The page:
What to Look for When Buying a Madison Home As a Pet Owner

When it’s time to buy a home, you have to consider everybody involved, even your furry family members. If you’re a pet owner, you should look for specific features in a Madison home for sale. Here are some of the things you should consider.

Durable Flooring

As a pet owner, it is essential that your floors can withstand scratches, hide odors, and be easily maintained - as well as being comfortable for both you and your furry friend to walk on. Carpets may trap pet hair and release toxic fumes; hardwood, laminate, and tile flooring offer better options when living with animals.

If you want an alternative to natural wood flooring that's less costly, engineered hardwood may be worth exploring as it looks similar but features an outer plastic layer. Vinyl is another long-term durable flooring choice that replicates many different styles while offering scratch and moisture protection; Woven jute and sisal area rugs also protect paws while resisting stains well.

Fenced Backyard

Home buyers with pets often consider fences among the most essential features for their new homes. Look for yards that have strong, well-kept fences that allow their pet plenty of freedom without fear of them wandering into traffic or neighboring properties. If there is no fence available already in your yard, be sure to review HOA or condo rules so you can add one as necessary.

Location of Vet & Animal Hospitals

Consider how close your future neighborhood is to veterinarians and animal hospitals so you can quickly get emergency care for your furry friend if needed. Also find a place to store pet-related items such as tools, equipment, weed treatments, and repair supplies so they stay out of the reach of curious or bored pets in order to prevent injuries or poisonings from occurring.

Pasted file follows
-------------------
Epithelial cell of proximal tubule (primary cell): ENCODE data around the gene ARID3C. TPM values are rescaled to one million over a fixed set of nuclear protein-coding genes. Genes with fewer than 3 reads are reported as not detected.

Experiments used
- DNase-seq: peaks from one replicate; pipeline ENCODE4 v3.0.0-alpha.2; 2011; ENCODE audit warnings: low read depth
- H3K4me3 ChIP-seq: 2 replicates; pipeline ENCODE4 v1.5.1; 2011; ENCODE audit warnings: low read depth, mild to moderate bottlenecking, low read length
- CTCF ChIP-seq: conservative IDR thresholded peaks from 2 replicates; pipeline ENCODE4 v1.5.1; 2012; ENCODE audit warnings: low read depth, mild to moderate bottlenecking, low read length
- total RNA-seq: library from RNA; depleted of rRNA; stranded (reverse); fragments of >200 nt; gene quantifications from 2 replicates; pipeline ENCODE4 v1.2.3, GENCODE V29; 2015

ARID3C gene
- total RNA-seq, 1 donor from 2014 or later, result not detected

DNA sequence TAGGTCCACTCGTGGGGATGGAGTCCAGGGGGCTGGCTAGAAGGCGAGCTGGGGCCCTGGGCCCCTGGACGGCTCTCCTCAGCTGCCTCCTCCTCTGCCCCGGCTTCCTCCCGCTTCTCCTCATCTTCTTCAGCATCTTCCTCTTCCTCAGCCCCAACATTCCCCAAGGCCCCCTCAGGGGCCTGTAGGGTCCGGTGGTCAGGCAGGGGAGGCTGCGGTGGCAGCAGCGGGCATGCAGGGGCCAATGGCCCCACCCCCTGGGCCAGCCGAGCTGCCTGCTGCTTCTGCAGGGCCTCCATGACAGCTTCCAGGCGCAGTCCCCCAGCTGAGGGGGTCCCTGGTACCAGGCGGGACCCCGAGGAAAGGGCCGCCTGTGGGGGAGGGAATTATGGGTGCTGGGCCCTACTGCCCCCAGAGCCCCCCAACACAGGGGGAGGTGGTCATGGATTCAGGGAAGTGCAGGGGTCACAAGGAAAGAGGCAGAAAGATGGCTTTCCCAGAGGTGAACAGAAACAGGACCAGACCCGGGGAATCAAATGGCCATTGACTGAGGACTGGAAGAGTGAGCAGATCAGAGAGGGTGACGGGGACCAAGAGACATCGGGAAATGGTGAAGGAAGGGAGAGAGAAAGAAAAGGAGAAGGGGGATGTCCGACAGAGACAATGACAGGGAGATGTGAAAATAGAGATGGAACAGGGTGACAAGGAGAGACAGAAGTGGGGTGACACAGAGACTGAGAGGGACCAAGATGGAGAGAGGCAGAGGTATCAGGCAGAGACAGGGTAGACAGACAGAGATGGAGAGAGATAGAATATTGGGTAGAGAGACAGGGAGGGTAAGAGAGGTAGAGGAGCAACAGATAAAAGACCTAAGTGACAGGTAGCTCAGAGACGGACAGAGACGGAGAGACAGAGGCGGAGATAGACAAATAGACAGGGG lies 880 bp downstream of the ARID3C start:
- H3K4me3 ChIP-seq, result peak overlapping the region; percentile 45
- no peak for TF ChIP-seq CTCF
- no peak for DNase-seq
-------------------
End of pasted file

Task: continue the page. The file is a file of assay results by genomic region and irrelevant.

Pet owners typically take into account more factors when selecting their location than typical homebuyers when making decisions about where to live, such as school districts, parks, and family-oriented resources. When considering where they want to reside - such as whether the neighborhood welcomes pets and access to vet clinics, dog parks, and pet stores.

Walkability of the Neighborhood

Walkable neighborhoods were historically the primary mode of transport before cars became widely accessible and affordable, and should feature high population densities with diverse and affordable housing, parks and public space, pedestrian design for maximum multimodal mobility, as well as schools or workplaces within walking distance, complete streets for multimodal mobility and multiple forms of transit access.

Before buying your Madison home, be sure to conduct a walkability survey of its neighborhood. A high score indicates most errands can be accomplished without needing a car and you will have plenty of areas to walk your pets.

Busy Streets

City streets often feature lots of horns and people moving about, creating noise pollution that may not be suitable for living with pets. Such noise pollution may even disrupt their sleep cycle, making it essential to consider when touring homes for sale.

Natural Light

Lighting will play an essential part in making sure your pet remains happy and healthy, as well as making your home more inviting and brighter. If possible, view homes at various times during the day so as to get an understanding of how each space looks in different lighting situations.

If you're in search of a home in Madison, take note of some of the great pet-friendly condominium buildings found throughout. Weston Place on Near West Side features many amenities that cater to pets of both kinds as well as being pet-friendly. Nolen Shore Lakefront choice located three blocks away offers luxury for all size pets!

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